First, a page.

• I can be confident that my co-workers won't think I got my job because of my gender -- even though that might be true.

  • As a child, I could choose from an almost infinite variety of children's media featuring positive, active, non-stereotyped heroes of my own gender. I never had to look for it; male protagonists were (and are) the default.

  • As a child, chances are I got more teacher attention than girls who raised their hands just as often.

  • The decision to hire me will not be based on assumptions about whether or not I might choose to have a family sometime soon.

Straight Privilege

If you are heterosexual, take a moment to reflect on these statements from "Heterosexual Privilege: Unpacking the Invisible Knapsack:"

  • I am never asked or assumed to speak for all people of my sexual orientation.

  • I am certain that my children will be given curricular materials that testify to the existence and validity of my sexual orientation and family structure.

  • I do not need to fight for legal and social recognition of myself or of my family.

  • I can walk down the street with my opposite-gender partner or spouse holding hands without fear of being bullied, harassed, or assaulted based solely on my sexual orientation.

  • As a parent, I don't worry if my child is being bullied or harassed due to my sexual orientation.

Checking one's privileges is not about taking on guilt in any way. It is about acknowledging and confronting systemic racism, and other isms, that hinder our nation from truly reflecting its citizenry -- and its Constitution.

Was this useful? (2)

Rebecca Alber

Edutopia Consulting Online Editor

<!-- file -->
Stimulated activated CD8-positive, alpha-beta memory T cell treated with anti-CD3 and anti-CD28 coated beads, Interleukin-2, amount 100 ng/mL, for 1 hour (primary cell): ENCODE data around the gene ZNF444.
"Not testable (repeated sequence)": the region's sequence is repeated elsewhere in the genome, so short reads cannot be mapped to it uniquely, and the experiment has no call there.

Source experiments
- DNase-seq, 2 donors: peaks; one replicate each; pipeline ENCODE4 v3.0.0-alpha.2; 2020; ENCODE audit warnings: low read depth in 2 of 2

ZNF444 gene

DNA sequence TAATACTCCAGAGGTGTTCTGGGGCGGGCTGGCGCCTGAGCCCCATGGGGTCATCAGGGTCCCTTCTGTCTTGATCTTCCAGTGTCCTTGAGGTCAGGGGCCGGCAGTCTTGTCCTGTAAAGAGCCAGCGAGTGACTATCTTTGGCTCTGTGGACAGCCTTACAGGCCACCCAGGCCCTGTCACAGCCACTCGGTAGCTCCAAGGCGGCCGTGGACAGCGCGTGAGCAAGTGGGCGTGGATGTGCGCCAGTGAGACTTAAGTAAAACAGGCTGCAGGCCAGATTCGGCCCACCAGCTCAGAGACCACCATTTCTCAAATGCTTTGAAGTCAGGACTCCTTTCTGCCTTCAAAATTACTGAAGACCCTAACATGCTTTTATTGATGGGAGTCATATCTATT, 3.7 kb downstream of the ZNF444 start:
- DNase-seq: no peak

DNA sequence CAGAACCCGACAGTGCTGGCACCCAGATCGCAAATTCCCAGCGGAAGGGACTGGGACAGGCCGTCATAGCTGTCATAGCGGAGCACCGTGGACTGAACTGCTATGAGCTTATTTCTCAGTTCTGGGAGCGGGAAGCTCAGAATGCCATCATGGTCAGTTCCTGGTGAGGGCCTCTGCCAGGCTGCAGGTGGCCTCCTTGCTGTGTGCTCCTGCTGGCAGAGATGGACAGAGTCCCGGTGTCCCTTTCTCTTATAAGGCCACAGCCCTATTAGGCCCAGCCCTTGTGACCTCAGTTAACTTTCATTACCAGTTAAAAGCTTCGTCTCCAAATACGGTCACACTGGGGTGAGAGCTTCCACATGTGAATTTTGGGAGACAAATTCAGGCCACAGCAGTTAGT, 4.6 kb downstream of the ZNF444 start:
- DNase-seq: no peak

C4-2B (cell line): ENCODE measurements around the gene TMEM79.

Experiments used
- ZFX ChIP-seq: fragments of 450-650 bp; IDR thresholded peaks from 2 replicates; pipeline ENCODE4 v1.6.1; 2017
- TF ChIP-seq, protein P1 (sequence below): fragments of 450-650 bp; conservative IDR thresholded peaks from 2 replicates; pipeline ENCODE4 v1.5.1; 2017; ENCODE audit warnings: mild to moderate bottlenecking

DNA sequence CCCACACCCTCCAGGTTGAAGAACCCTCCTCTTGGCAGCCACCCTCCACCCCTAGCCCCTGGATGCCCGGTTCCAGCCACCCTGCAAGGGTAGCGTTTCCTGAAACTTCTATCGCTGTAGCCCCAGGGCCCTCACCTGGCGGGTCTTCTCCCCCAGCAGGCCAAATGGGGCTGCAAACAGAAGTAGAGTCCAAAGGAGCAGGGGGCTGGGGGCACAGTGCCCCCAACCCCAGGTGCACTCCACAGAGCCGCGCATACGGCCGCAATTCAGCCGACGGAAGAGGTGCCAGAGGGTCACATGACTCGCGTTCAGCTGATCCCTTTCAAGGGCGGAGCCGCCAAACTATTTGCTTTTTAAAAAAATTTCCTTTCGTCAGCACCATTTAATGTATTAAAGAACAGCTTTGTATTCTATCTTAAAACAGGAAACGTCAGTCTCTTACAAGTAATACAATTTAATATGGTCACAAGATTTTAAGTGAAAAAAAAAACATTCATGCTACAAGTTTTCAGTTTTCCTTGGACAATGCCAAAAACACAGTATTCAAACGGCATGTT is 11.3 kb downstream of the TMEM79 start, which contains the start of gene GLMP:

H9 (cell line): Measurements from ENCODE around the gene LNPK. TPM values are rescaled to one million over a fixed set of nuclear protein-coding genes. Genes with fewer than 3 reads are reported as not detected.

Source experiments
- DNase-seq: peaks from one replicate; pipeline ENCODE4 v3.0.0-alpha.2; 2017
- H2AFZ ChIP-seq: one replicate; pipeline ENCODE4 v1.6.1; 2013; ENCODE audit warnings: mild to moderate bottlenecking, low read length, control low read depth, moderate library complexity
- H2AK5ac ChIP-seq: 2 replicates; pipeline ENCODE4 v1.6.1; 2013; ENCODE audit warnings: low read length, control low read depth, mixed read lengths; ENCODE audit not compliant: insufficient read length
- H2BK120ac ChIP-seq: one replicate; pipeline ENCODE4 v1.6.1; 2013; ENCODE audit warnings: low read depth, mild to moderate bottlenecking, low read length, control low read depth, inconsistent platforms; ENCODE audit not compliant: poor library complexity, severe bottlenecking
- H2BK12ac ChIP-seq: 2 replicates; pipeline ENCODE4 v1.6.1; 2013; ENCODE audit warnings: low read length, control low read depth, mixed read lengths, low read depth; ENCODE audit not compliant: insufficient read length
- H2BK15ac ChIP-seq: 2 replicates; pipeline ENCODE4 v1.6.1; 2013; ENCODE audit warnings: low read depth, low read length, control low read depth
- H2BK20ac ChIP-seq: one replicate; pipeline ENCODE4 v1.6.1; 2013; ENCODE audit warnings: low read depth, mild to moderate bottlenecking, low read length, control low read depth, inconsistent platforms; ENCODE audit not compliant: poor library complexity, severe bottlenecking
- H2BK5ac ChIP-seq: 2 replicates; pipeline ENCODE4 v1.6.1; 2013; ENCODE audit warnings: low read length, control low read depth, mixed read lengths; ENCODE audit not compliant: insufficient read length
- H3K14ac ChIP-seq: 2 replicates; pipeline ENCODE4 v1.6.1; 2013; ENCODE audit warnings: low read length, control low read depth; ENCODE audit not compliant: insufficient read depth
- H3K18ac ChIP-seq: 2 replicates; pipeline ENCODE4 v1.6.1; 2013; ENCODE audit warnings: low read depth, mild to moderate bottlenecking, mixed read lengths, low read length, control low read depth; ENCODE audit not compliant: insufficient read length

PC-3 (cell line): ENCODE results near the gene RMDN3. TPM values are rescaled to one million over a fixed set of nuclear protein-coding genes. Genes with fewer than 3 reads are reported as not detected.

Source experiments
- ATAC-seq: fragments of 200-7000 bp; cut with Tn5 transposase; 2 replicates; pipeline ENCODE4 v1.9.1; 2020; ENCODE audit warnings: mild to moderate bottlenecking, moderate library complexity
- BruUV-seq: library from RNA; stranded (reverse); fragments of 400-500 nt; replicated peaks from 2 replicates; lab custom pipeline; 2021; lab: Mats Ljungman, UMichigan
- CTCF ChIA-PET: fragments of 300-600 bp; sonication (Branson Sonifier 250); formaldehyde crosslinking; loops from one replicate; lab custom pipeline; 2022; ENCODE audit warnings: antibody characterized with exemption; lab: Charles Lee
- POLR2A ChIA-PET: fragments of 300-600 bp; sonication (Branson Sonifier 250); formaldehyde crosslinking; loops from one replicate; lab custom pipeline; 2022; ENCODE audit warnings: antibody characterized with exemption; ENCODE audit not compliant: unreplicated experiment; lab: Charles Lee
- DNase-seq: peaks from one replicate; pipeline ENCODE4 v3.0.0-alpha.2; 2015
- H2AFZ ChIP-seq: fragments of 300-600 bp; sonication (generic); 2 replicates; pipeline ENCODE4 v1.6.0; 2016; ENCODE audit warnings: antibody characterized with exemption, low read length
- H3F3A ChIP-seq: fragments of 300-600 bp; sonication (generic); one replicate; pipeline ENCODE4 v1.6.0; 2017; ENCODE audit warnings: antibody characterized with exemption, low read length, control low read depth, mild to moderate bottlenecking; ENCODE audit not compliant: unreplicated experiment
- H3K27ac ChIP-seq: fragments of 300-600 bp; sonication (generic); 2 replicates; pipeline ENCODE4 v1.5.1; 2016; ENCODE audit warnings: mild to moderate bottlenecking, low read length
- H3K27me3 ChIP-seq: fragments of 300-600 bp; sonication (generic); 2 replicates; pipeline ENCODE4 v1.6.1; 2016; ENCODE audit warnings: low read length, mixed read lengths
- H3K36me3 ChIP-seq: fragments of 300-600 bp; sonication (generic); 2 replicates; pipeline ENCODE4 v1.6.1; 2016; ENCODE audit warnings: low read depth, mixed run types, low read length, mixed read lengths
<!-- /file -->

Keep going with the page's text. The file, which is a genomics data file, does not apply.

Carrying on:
Comments (3) Sign in or register to comment Follow Subscribe to comments via RSS

Rusul Alrubail's picture
Rusul Alrubail
Writer on education, teaching and learning. Chief Education Officer at The Writing Project

Hi Rebeca, thanks for tackling this topic. Your last sentence is resonating, the idea that many people assume that confronting privilege is taking on guilt is probably the reason why many choose to not confront their privilege. Yet, as you mentioned it's an important process to dismantle the systemic power structures that often stand in the way of our students' learning and success. I am wondering what your perspective is on teacher training and how it can prepare teachers to understand and confront the concept of privilege & the isms in education. What if teachers/admins were trained and mentored to be culturally competent before they enter the classrooms?

Rebecca Alber's picture
Rebecca Alber
Edutopia Consulting Online Editor

Hi Rusul,

To answer your question, I think it's vital that teachers and admin are trained in cultural competency. How we can do that is start having honest conversations about privilege and oppression, and the different types of both (i.e. institutional, personal, social). There's an important book called, Courageous Conversations about Race: A Field Guide to Achieving Equity in Schools. A collective reading in a teacher education program of this text or for teachers already in the field, a book club for faculty at your school, is a great entry point for this work.

Thank you for your comment!

Best,
Rebecca Alber

Rusul Alrubail's picture
Rusul Alrubail
Writer on education, teaching and learning. Chief Education Officer at The Writing Project

I completely agree that this work should start with having honest and open conversations about privilege, power and oppression. Thanks so much for the book recommendation Rebecca, I will definitely take a look and pass on the recommendation to other educators.